With six episodes down for the current entry of Liv Moore’s increasingly complicated undead personal life, we’re nearly halfway through the season already. (I know, right? Wild!) There’s been a lot to keep up with — Liv and Major coming back together, the return of Peyton and her joyfully increasing plot importance, Blaine’s personal agenda, Max Rager’s entirely unrelated agenda, Ravi just generally being the best person to exist — so I’m taking a moment to hit the brakes and consider where we’ve been, along with where we might be going. The writing team has a pretty big juggling act going, and it’s anyone’s guess where Liv and company will end up in coming weeks.
- The incoming zombie apocalypse, or something sort of like it. It’s difficult to imagine the show going through with this and keeping its fundamental premise intact — after all, this isn’t the Walking Dead — but Max Rager’s secret basement zombies who are significantly more shambling and recognizably monstrous than people like Liv is a pretty huge bomb that’s going to drop at some point. I’m not sure if they’re going to be unleashed upon Seattle, or if the protagonists will somehow circumvent their escape (because come on, that is TOTALLY absolutely 100% where this is going), but either way they make me nervous. We still don’t know the extent Vaughn and Gilda’s plans, but they’re going to either succeed horrifically or fall apart in profoundly messy way. Considering the fate of Meat Cute last season, it’s probably going to be the latter.
- Clive getting closer to the truth. Now that he’s found the brain, he has to figure it out, right? RIGHT? I find it very stressful on sci-fi/fantasy shows when there’s only one person left in a group who doesn’t know what’s really going on. (We don’t talk about season two of Teen Wolf.) Clive’s reaction is going to depend heavily on the circumstances of the reveal, and I’m honestly not sure where he’ll fall on the Ravi-to-Major scale of responding to the existence of zombies. On the one hand, he’s more Liv’s co-worker than her friend, which means he might not be as liable as Peyton to forgive such a level of broken trust; on the other hand, he’s a practical guy and I want to believe he and Liv will still be able to team up against the actual threats. Mostly, I just really hope he doesn’t get fired over that slice of brain in his fridge.
- Protect Peyton!!! SERIOUSLY, PROTECT PEYTON. Between flirting with Blaine and being threatened by mob bosses, this poor girl is having a rough time and doesn’t even know the half of it yet. She doesn’t have Liv’s powers, Ravi’s science smarts, or even Major’s cultivated zombie-killing skill-set. Peyton is basically without a way to defend herself while constantly being in contact with dangerous people, which is not a great combination. I’m a little worried about her survival chances at this point. Last season we saw Lowell as the primary character death; at this point, it’s a matter of waiting tensely until we learn who’s the next sacrificial lamb. (Oh, man, and Peyton’s a district attorney — what if she dies and Liv needs to eat her brain for information about the criminal underworld? OH, NO. PROTECT PEYTON.)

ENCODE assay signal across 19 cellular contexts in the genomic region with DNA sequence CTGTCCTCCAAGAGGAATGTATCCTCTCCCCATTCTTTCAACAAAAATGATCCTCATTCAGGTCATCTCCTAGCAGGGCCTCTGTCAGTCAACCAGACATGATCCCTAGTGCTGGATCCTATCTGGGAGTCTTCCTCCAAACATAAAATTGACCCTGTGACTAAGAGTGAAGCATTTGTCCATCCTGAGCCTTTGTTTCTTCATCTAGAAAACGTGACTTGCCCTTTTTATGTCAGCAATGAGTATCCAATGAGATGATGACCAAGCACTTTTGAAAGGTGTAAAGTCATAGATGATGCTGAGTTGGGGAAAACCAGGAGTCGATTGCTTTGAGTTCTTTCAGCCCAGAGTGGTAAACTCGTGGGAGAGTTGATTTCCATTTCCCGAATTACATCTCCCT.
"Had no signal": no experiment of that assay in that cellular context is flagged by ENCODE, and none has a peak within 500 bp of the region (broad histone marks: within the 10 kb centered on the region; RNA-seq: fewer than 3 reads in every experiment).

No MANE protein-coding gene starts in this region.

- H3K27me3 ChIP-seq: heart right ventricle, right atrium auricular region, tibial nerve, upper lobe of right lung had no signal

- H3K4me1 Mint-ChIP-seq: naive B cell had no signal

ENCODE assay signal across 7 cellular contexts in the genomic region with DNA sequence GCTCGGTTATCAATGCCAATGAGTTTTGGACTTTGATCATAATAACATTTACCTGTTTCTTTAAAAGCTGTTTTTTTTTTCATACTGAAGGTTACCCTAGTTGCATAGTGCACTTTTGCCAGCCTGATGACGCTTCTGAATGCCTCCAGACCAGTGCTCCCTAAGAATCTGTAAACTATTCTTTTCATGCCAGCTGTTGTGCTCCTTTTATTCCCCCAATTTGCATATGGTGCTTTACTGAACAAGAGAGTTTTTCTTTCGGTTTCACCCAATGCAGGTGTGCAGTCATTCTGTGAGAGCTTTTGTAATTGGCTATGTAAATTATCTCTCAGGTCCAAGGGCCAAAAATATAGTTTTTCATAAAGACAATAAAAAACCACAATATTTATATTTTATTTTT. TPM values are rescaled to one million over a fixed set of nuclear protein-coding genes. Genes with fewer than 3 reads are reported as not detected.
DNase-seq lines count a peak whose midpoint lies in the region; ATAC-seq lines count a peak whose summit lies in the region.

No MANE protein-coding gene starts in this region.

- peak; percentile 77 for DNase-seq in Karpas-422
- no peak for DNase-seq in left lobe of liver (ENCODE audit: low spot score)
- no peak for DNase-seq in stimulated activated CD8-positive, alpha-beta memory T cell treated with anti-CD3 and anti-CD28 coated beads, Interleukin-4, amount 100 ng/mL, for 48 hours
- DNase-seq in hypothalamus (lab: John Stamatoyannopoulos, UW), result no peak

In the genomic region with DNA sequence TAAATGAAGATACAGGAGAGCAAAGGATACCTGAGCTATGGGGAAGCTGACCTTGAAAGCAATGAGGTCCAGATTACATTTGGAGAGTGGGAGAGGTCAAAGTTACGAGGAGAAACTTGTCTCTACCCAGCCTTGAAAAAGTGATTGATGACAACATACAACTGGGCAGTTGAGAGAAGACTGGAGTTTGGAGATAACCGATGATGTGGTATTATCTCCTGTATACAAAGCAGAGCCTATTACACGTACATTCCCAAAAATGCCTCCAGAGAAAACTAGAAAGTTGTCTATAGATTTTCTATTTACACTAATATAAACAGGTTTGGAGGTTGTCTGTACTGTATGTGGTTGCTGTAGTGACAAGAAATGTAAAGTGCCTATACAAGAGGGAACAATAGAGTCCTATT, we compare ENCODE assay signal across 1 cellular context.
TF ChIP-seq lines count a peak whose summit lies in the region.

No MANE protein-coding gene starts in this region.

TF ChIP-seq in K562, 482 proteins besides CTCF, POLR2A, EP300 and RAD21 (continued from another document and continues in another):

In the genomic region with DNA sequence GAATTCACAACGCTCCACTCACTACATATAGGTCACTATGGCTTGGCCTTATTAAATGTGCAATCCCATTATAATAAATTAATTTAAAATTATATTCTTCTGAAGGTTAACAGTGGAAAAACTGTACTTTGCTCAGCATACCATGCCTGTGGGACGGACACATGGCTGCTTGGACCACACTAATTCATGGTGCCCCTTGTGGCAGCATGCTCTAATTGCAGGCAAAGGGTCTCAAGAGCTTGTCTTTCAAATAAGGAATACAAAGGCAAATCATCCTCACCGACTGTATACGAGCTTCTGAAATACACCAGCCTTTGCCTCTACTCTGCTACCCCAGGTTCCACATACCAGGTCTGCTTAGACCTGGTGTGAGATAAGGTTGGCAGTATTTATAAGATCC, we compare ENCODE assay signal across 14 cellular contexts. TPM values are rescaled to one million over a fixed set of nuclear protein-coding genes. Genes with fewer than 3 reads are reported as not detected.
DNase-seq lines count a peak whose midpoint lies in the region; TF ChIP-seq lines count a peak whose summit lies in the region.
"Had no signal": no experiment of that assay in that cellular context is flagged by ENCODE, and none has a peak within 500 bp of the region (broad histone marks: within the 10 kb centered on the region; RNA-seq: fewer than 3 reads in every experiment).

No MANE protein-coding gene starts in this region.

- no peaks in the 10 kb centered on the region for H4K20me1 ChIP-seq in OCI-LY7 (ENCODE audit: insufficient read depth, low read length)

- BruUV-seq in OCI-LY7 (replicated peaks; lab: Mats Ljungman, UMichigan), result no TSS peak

- Liv and Major reaching another hurdle in their relationship. The promo for Abra Cadaver mainly promises Liv and Major confronting (or not?) the actual issues of trying to date when Liv is constantly influenced by other people’s personalities. It’s a previously-unconsidered facet worth exploring — I’m just a little concerned this is going to fall into the “perpetuating contrived drama because for some reason we don’t think happy couples can be compelling” kind of flawed television. Generally this show is a lot smarter than that, so I’ll wait and see if there’s any reason to be worried, but I wish the Liv/Major ship could catch a break. Those kids have a way of getting you to hope they’ll make it.
- Blaine. What is up with Blaine? Are we supposed to know for sure? I thought he just wanted to run a successful business and get out from under his dad’s thumb, but then he killed his grandfather and I honestly don’t know what purpose that served. Either way, it was fascinating to finally see what gets the mockingly self-assured villain to show some vulnerability and regret. I just hope the writing doesn’t overdo it — too many bad guys have lost everything that makes them fun, enjoyable antagonists as writers try too hard to redeem them and whitewash their past actions, mistaking apologia for complexity. (Damon Salvatore, anyone?) Having layers and being multidimensional is great, but I don’t need Blaine to be secretly full of inner angst that’s meant to make the viewer feel sorry for him. Just, you know, the right blend of pettiness and entitlement and deeply funny one-liners with an occasional dose of bitterness that only makes him scarier, instead of sympathetic and “not so bad at heart.”
All we can be sure of is that, considering the pileup of season one, the remaining seven episodes have some ridiculous and/or heartbreaking twists and turns ahead. Where do you think the remainder of the season is headed? Sound off in the comments below.